II. Tdyllia, of which we have three, namely, 1. Ara Pythia, 2. Syrinx, 3. Organon, with the lines so arranged as to represent the form of these objects. These three poems are printed in Werns-dorfs Poetae Latini Minores (vol. ii. pp. 365—413), who also discusses at length everything relating to the life and works of Porphyrius.

III. Epigrams, of which five are printed in the Latin Anthology (Nos. 236—240, ed. Meyer.).

PORPHYROGENITUS, a surname of Con-stantinus VII. [See Vol. I. p. 840.]

PORRIMA. [postverta.]

PORSENA*, or PORSENNA, LARSf, king of the Etruscan town of Clusium, plays a dis­tinguished part in the legends of the Tarquins. According to the common tale, as related by Livy, Tarquinius Superbus, on his expulsion from Rome, applied' first to Veii and Tarquinii for assistance ; and when the people of these towns failed in restoring him to his kingdom, he next repaired to Lars Porsena, who willingly espoused his cause, and forthwith marched against Rome at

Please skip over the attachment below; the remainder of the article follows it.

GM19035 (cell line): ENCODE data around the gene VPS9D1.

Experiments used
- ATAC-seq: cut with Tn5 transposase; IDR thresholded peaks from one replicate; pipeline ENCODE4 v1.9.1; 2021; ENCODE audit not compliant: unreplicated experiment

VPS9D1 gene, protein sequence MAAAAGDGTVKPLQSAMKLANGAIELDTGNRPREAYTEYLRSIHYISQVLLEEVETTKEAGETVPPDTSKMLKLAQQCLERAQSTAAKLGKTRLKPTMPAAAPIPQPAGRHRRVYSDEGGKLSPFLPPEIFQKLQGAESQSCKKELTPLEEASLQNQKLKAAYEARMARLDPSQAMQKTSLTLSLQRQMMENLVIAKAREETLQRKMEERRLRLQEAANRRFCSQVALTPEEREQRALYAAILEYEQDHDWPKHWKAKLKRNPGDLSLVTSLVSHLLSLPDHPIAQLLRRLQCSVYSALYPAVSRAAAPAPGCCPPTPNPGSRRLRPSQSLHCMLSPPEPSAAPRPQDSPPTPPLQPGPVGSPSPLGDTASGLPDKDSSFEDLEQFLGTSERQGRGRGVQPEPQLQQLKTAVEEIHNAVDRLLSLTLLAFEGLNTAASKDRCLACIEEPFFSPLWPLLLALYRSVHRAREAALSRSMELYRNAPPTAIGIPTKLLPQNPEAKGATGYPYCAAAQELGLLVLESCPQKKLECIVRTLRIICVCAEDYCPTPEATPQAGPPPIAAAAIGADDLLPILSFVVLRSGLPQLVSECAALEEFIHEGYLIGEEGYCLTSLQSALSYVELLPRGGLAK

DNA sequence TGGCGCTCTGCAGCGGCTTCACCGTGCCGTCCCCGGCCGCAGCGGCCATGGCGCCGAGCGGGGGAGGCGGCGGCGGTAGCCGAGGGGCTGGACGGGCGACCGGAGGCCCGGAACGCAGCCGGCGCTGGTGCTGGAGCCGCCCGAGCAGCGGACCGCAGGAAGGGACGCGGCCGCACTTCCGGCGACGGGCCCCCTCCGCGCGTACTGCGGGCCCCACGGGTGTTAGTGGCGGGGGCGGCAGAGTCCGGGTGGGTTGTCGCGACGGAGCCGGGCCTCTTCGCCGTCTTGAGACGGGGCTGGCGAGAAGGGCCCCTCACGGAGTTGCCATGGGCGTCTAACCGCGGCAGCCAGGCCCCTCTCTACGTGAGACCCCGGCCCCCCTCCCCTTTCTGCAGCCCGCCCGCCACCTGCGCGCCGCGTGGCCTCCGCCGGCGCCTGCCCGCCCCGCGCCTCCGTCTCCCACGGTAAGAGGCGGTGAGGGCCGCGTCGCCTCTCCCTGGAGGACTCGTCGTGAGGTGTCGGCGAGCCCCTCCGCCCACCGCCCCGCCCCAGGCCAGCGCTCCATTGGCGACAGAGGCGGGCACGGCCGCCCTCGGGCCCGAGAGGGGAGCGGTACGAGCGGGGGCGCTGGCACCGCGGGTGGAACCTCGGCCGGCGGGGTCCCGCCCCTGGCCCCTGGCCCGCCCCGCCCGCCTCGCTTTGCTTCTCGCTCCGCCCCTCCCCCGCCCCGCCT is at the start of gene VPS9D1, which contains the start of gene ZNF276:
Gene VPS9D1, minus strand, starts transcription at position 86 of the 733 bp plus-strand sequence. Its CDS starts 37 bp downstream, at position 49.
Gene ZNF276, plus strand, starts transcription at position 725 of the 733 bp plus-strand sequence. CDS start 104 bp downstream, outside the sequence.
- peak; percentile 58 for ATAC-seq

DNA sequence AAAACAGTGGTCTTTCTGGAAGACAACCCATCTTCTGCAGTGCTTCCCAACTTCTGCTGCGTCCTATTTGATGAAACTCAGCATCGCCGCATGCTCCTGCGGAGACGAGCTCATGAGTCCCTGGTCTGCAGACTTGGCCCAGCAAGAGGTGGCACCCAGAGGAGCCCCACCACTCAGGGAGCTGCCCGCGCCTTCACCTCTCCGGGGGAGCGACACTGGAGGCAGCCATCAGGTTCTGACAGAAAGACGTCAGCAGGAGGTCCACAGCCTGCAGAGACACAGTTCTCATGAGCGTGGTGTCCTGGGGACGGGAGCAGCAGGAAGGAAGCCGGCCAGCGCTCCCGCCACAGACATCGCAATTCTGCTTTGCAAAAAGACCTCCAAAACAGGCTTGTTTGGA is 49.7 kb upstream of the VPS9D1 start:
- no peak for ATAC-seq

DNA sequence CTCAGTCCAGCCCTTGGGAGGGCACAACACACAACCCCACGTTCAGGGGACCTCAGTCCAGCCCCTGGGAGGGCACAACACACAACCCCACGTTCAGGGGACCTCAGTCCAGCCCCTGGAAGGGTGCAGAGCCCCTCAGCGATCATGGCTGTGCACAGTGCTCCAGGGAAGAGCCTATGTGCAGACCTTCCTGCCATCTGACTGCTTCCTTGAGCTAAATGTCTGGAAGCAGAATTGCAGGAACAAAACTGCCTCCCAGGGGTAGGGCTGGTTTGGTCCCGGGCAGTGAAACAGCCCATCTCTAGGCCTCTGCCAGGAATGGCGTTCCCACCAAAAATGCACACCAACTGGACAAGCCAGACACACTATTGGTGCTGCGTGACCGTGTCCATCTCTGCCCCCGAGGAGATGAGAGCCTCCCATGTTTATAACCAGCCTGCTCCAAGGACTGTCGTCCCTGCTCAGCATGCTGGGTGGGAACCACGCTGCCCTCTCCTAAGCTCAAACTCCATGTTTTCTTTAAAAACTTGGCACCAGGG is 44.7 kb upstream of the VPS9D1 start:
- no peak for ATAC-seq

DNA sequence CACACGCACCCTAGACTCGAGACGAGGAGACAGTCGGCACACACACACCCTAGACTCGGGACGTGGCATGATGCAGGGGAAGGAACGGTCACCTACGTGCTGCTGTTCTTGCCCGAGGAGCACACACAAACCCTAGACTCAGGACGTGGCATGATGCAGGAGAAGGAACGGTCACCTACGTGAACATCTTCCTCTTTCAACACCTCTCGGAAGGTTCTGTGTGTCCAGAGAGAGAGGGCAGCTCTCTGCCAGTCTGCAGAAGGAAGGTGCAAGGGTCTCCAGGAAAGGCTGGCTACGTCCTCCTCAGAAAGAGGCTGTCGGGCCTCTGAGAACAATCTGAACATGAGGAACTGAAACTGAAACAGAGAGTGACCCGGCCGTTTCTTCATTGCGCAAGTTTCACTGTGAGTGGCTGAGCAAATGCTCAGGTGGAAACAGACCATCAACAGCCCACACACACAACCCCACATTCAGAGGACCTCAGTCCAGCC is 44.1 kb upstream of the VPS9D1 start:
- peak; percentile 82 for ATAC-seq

* The quantity of the penultimate is doubtful. We might infer from the form Porsenna that the penultimate was long, but we sometimes find it short in the poets. Niebuhr indeed asserts that Martial (Epigr. xiv. 98) was guilty of a decided blunder in shortening the penultimate ; but Mr. Macaulay points out (Lays of Ancient Eome, p. 45) that other Latin poets have committed the same decided blunder, as Horace's pure iambic line (Epod. xvi. 4),

" Minacis aut Etrusca Porsenae manus,"

and Silius Italicus in several passages. The pe­nultimate, however, is not short in all the Latin poets, as the line of Virgil proves (Aen. viii. 646),

" Nee non Tarquinium ejectum Porsena jubebat,"

and the Greek writers make it long, Plut. Publ. 16, Tlopoivos, Dionys. v. 21, &c. It would, therefore, seem that the word was pro­nounced indifferently either Porsena or Porsena.

f1 Lars, Lar or Larth, was a title of honour, given to almost all the Etruscan kings or chiefs, (Comp. Milller, Etruskcr, vol. i. pp. 405, 408.)